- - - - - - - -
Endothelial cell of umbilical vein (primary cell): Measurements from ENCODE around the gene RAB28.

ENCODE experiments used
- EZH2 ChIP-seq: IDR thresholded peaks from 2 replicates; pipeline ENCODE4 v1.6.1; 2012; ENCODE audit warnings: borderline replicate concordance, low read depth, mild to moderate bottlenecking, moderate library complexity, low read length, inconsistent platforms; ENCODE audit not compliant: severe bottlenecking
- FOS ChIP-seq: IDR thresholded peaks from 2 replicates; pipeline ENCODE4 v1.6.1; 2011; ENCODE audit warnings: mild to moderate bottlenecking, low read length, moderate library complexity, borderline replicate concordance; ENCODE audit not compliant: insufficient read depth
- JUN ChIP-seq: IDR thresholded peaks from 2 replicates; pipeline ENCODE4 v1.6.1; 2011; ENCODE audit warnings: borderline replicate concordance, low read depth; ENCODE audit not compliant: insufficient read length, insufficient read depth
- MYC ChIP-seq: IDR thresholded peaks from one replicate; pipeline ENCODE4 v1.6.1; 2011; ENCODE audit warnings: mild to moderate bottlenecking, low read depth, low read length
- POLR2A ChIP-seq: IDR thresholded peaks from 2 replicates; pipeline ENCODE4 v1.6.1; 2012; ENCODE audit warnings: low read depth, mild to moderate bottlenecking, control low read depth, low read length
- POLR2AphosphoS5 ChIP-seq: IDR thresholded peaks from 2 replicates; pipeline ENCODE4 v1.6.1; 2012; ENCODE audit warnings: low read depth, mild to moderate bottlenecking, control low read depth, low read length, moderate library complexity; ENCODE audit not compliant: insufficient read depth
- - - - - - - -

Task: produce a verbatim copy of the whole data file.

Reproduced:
Endothelial cell of umbilical vein (primary cell): Measurements from ENCODE around the gene RAB28.

ENCODE experiments used
- EZH2 ChIP-seq: IDR thresholded peaks from 2 replicates; pipeline ENCODE4 v1.6.1; 2012; ENCODE audit warnings: borderline replicate concordance, low read depth, mild to moderate bottlenecking, moderate library complexity, low read length, inconsistent platforms; ENCODE audit not compliant: severe bottlenecking
- FOS ChIP-seq: IDR thresholded peaks from 2 replicates; pipeline ENCODE4 v1.6.1; 2011; ENCODE audit warnings: mild to moderate bottlenecking, low read length, moderate library complexity, borderline replicate concordance; ENCODE audit not compliant: insufficient read depth
- JUN ChIP-seq: IDR thresholded peaks from 2 replicates; pipeline ENCODE4 v1.6.1; 2011; ENCODE audit warnings: borderline replicate concordance, low read depth; ENCODE audit not compliant: insufficient read length, insufficient read depth
- MYC ChIP-seq: IDR thresholded peaks from one replicate; pipeline ENCODE4 v1.6.1; 2011; ENCODE audit warnings: mild to moderate bottlenecking, low read depth, low read length
- POLR2A ChIP-seq: IDR thresholded peaks from 2 replicates; pipeline ENCODE4 v1.6.1; 2012; ENCODE audit warnings: low read depth, mild to moderate bottlenecking, control low read depth, low read length
- POLR2AphosphoS5 ChIP-seq: IDR thresholded peaks from 2 replicates; pipeline ENCODE4 v1.6.1; 2012; ENCODE audit warnings: low read depth, mild to moderate bottlenecking, control low read depth, low read length, moderate library complexity; ENCODE audit not compliant: insufficient read depth